FREE-ONLINE-FORMS.COM – I-601A Form – Application for Provisional Unlawful Presence Waiver – The I-601A Form, or Application for Provisional Unlawful Presence Waiver, is an important document for those wishing to obtain legal status in the United States. It is critical that the form is filled out accurately and completely since any errors can cause delays in processing or even a denial of the application. In this article, we will discuss when you need to use this form and how to fill it out correctly so that you can successfully apply for a provisional unlawful presence waiver.
Download I-601A Form – Application for Provisional Unlawful Presence Waiver
|Form Number||I-601A Form|
|Form Title||Application for Provisional Unlawful Presence Waiver|
|File Size||545 KB|
What is an I-601A Form?
The I-601A Form is an application for a provisional waiver of unlawful presence in the United States. It is used to waive the three or ten-year bar from returning to the U.S., which would otherwise apply if a person has been unlawfully present in the United States for more than 180 days. The form can be filed by people who are immediate relatives of US citizens, are currently living overseas, and have already been approved for an immigrant visa. Filing this form can help speed up the process so they can return to their families in the US more quickly.
In order to qualify for this waiver, applicants must prove that their absence from the US would cause extreme hardship to their family members who are either US citizens or lawful permanent residents. They must also provide evidence that they meet all other requirements of immigration law, including having no criminal convictions or posing any security threats. There are also certain disqualifying factors, such as having committed fraud when applying for immigration benefits or being subject to a Final Order of Removal.
Where Can I Find an I-601A Form?
The I-601A form is an application for a provisional unlawful presence waiver, which allows individuals who are inadmissible to the United States due to unlawful presence to apply for a waiver of this ground of inadmissibility from within the United States. The form can be obtained from the U.S. Citizenship and Immigration Services (USCIS) website at www.uscis.gov/i-601a or by calling 1-800-870-3676. Once on the USCIS website, select “Forms” and then scroll down until you find Form I-601A – Application for Provisional Unlawful Presence Waiver; click on it to open up a PDF version of the form that can be printed out or saved onto your computer or device. If you need help filling out the form, there are instructions available online on how to complete it correctly. Additionally, if you have any questions about completing this form, you can contact USCIS directly using their toll-free number or visit your local USCIS office for assistance with filing your application correctly.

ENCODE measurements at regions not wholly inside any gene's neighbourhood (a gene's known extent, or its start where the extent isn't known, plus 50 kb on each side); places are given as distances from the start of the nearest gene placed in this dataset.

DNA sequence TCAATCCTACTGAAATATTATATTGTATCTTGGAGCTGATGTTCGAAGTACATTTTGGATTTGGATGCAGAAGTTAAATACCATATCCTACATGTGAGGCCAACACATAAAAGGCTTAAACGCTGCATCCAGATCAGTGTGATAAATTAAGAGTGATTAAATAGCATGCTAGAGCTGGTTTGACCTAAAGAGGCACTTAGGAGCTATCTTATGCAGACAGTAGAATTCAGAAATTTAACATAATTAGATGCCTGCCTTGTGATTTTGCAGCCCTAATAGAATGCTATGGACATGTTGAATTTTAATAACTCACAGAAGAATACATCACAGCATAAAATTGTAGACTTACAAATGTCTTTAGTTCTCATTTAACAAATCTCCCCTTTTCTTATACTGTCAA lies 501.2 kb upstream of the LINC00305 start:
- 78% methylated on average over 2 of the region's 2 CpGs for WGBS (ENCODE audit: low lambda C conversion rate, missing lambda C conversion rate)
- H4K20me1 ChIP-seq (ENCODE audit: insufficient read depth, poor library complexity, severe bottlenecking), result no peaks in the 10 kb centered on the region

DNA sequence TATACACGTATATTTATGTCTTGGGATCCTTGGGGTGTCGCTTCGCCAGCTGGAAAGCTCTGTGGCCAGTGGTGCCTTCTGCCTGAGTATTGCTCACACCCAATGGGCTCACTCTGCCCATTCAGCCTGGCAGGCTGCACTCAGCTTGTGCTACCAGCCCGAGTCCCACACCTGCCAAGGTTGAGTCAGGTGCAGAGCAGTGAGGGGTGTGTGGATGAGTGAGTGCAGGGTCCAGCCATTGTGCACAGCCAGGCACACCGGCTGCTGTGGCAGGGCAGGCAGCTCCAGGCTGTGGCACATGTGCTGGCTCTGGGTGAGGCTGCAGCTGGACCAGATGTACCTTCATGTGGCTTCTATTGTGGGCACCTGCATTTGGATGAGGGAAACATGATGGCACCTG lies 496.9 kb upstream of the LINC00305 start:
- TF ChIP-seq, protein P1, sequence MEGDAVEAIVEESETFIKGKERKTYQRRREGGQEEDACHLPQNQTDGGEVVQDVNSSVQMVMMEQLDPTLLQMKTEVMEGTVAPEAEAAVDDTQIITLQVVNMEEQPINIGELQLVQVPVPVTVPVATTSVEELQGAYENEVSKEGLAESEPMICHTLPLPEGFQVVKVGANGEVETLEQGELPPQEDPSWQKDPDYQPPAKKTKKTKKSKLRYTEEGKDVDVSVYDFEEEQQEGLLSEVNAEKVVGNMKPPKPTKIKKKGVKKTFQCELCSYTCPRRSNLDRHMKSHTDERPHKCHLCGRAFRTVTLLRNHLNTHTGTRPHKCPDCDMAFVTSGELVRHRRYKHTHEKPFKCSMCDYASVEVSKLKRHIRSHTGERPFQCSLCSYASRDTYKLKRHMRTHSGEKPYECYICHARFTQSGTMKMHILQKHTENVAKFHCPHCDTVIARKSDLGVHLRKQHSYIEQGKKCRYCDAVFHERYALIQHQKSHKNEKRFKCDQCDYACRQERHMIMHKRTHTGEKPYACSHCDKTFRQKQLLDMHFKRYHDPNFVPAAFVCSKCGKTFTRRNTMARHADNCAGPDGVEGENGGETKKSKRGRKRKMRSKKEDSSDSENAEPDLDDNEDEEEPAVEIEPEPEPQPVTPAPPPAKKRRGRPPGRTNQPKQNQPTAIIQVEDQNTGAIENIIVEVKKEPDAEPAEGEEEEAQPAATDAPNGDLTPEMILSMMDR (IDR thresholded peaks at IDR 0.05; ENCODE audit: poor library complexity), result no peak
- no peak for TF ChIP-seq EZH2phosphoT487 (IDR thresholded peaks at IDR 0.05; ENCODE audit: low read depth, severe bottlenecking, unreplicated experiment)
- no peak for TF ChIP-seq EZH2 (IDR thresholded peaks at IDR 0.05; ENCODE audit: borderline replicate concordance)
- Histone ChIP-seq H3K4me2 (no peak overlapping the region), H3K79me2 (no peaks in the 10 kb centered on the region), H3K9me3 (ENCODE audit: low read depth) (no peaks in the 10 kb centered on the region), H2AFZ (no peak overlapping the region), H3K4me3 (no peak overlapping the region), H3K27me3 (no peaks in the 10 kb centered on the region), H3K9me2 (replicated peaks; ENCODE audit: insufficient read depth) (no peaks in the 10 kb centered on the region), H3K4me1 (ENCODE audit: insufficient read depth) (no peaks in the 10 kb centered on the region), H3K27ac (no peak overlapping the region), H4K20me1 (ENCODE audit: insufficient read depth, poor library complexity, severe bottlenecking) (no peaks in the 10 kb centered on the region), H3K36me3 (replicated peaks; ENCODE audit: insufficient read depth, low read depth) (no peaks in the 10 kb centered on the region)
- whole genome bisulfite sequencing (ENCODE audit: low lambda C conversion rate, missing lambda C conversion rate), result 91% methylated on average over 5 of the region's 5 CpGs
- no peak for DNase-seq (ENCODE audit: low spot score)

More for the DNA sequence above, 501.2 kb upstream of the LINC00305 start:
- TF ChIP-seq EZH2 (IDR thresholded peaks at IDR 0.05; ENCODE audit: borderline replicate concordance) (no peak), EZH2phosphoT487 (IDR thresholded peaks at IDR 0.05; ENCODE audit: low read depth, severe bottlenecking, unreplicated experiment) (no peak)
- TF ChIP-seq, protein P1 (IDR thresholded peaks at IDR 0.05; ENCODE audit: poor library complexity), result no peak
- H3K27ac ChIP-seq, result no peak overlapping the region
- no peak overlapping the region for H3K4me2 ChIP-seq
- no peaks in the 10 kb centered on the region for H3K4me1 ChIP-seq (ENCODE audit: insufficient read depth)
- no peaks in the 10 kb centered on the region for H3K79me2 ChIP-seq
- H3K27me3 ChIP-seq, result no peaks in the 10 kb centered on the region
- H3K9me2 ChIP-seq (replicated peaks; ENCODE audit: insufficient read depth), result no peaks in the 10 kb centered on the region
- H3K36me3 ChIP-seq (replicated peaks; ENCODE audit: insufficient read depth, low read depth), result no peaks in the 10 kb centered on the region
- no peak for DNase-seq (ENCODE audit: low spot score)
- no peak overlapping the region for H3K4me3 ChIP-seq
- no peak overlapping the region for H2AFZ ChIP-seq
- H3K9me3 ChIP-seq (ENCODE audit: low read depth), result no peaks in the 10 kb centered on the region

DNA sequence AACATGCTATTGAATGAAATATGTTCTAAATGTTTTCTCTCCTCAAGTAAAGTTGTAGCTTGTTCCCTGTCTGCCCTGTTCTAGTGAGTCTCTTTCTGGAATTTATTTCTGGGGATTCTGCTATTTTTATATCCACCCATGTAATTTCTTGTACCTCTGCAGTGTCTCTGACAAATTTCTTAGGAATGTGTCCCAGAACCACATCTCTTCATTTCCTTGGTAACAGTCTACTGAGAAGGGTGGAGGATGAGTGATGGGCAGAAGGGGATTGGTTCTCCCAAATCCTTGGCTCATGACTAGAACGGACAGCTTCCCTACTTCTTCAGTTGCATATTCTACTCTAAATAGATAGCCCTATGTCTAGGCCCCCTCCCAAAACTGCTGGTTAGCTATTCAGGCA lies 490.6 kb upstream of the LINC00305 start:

I-601A Form – Application for Provisional Unlawful Presence Waiver
I-601A Form is used by foreign nationals who are seeking a waiver for unlawful presence in the United States. This form must be filed before an immigrant can travel abroad and obtain an immigrant visa. The provisional waiver allows immigrants to apply for a waiver of their 3- or 10-year bar due to unlawful presence in the United States without having to leave the country first. To qualify for a provisional unlawful presence waiver, applicants must have already established that they are immediate relatives of U.S. citizens, and meet all other requirements under INA §212(a)(9)(B). They must also demonstrate extreme hardship if they were denied entry back into the United States after leaving it in order to obtain their immigrant visa abroad. Additionally, they must show that their return to the US would not pose any risk or harm to national security or public safety. Applicants should also submit evidence proving their close family ties with U.S. citizens, such as birth certificates, marriage certificates, proof of long-lasting relationships with family members living in the US, income tax returns, etc., along with other evidence required by USCIS regulations.